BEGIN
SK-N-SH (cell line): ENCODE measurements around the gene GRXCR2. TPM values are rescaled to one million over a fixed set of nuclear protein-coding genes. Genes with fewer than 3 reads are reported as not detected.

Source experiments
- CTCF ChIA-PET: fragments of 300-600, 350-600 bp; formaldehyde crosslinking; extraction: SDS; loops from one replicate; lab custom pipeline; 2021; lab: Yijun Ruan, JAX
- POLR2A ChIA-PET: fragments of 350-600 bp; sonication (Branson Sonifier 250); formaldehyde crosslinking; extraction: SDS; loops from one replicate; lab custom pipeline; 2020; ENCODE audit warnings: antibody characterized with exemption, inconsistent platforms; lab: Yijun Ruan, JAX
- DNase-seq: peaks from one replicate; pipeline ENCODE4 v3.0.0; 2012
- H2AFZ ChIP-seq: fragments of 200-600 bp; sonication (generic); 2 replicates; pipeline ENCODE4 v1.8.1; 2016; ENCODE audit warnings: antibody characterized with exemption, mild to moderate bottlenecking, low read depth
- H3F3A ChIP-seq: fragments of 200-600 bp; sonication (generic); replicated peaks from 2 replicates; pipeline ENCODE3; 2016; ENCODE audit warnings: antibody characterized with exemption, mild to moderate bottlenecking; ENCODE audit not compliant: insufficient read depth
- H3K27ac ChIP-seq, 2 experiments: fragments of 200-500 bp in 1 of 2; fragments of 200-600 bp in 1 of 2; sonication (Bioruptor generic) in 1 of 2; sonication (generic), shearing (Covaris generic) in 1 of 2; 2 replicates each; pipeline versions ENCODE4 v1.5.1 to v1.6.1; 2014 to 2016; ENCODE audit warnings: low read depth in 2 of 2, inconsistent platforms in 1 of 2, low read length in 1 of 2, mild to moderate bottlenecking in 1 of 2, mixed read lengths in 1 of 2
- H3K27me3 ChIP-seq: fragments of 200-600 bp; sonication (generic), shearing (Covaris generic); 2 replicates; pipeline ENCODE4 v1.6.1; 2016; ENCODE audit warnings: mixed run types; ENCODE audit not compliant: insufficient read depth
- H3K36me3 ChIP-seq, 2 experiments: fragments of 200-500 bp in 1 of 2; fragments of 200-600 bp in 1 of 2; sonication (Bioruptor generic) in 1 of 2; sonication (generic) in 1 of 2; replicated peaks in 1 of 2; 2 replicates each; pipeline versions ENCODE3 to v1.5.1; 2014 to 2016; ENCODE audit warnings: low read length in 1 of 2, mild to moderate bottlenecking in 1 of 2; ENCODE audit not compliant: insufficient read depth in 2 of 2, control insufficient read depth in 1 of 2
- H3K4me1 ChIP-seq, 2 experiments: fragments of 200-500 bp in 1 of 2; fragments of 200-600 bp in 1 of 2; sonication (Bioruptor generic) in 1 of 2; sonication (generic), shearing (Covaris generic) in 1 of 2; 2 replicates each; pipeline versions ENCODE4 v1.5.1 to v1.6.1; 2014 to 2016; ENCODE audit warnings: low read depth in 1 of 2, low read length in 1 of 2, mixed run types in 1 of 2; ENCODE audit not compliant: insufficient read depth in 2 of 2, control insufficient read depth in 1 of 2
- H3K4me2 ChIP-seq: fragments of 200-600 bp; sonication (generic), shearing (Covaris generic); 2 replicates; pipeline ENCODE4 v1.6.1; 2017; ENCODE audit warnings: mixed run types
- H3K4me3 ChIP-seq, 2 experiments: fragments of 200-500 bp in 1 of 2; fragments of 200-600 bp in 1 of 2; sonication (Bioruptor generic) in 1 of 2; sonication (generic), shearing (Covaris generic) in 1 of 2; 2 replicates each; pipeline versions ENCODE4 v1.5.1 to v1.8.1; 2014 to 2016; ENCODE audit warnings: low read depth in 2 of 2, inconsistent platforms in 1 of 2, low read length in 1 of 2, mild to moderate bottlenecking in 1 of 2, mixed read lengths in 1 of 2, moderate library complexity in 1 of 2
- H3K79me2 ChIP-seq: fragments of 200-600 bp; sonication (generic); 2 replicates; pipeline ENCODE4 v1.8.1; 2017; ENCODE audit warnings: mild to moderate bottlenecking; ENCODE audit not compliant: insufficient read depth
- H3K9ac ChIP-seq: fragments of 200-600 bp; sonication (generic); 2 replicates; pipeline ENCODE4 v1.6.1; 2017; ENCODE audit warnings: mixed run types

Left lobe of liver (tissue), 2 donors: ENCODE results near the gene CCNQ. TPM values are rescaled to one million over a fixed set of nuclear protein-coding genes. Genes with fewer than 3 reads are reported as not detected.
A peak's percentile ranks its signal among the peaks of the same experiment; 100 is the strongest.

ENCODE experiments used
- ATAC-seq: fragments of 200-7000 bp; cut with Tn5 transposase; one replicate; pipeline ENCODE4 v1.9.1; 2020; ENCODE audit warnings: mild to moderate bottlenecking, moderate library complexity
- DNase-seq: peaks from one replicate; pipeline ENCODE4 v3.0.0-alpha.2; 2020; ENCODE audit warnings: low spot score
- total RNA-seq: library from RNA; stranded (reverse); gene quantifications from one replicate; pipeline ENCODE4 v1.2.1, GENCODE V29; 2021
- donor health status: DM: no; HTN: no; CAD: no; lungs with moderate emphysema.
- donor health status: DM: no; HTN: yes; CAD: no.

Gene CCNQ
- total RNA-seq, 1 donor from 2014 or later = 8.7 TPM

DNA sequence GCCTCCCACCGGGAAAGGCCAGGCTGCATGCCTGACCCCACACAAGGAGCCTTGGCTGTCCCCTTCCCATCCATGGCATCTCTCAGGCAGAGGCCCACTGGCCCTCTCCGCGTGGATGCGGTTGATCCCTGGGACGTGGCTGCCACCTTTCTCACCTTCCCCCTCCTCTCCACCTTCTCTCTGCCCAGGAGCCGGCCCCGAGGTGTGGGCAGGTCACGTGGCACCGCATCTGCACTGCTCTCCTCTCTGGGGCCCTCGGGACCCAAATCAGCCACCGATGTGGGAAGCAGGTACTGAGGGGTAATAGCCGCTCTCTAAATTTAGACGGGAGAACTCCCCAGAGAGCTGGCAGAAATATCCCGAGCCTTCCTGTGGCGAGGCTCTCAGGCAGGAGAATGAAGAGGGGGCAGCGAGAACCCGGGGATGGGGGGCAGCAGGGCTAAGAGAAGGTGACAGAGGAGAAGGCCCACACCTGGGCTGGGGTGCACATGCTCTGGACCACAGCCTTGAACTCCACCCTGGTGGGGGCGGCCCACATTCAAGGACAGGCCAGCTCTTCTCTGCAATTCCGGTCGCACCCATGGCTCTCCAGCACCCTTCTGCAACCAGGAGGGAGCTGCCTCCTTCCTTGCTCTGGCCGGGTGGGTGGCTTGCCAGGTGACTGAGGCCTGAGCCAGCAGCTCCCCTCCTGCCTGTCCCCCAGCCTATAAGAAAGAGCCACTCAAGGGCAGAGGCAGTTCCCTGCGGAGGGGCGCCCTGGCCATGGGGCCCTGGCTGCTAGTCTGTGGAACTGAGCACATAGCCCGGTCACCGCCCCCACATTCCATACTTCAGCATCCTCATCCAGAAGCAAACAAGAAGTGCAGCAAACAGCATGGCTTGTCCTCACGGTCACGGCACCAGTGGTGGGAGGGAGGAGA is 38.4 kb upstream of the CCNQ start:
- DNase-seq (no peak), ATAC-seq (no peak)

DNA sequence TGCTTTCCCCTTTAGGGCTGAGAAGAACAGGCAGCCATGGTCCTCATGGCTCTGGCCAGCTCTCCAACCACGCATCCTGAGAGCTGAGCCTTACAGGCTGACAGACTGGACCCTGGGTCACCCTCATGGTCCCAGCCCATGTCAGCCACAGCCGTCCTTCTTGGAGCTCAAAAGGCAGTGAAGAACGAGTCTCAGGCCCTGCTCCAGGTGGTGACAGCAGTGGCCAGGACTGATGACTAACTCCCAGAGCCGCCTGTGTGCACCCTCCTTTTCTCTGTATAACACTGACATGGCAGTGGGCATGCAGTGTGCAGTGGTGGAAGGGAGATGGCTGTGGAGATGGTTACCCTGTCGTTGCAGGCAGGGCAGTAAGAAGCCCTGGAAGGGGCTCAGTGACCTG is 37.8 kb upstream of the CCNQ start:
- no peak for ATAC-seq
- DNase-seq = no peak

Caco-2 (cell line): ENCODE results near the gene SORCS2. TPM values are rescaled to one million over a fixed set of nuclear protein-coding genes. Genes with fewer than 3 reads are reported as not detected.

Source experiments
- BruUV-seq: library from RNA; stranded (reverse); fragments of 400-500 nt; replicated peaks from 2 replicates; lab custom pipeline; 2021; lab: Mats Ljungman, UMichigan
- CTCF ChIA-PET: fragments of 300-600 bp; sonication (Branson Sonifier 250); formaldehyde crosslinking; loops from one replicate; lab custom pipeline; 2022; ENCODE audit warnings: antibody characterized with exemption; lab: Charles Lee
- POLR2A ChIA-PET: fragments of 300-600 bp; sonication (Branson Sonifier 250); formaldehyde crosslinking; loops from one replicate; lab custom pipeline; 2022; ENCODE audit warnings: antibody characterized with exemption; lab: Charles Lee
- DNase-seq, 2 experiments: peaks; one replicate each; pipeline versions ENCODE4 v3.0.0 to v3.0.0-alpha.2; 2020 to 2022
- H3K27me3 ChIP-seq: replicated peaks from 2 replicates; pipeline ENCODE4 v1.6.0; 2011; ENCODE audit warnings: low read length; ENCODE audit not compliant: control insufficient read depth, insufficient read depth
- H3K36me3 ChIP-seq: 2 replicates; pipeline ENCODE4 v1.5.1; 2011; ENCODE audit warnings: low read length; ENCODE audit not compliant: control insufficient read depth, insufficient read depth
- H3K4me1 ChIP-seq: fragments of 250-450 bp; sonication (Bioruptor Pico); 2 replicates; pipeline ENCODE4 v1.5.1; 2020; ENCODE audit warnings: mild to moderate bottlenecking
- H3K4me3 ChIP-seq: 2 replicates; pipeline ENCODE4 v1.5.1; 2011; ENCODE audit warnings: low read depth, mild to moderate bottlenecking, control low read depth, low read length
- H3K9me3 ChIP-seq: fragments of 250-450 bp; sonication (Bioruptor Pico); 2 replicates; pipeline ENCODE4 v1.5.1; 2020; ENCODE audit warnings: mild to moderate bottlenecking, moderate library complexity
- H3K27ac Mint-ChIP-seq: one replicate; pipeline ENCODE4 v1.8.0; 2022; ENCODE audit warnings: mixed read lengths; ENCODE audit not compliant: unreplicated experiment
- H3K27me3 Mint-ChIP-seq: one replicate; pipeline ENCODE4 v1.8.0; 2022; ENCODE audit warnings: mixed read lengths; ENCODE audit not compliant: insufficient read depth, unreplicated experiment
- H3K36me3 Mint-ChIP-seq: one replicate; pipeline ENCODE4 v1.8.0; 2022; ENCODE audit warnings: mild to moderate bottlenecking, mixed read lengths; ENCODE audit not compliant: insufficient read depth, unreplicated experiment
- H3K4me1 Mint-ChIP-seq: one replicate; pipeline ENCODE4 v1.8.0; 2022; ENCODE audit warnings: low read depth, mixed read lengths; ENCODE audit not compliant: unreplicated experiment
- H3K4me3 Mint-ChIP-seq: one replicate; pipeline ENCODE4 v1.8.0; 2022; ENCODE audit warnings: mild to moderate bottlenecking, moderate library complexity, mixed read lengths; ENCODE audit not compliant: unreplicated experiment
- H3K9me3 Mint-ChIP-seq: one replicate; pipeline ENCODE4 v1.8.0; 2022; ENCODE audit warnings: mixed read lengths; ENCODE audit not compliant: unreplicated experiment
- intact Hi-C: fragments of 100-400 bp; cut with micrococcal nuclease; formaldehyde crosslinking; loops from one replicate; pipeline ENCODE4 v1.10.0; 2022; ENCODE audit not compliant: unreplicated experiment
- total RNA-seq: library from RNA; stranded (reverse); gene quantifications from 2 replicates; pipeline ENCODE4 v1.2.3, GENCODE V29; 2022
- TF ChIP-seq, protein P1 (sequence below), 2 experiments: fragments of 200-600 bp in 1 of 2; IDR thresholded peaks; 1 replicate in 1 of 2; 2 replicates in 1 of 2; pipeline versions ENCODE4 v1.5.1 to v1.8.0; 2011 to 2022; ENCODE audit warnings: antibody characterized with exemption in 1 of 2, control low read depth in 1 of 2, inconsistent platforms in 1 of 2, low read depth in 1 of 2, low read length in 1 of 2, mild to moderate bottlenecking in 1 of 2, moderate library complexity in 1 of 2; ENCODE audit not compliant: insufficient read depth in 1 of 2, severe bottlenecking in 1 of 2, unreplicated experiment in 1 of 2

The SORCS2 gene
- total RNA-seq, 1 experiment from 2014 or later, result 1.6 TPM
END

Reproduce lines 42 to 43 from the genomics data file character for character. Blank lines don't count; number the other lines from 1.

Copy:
- H3K27ac Mint-ChIP-seq: one replicate; pipeline ENCODE4 v1.8.0; 2022; ENCODE audit warnings: mixed read lengths; ENCODE audit not compliant: unreplicated experiment
- H3K27me3 Mint-ChIP-seq: one replicate; pipeline ENCODE4 v1.8.0; 2022; ENCODE audit warnings: mixed read lengths; ENCODE audit not compliant: insufficient read depth, unreplicated experiment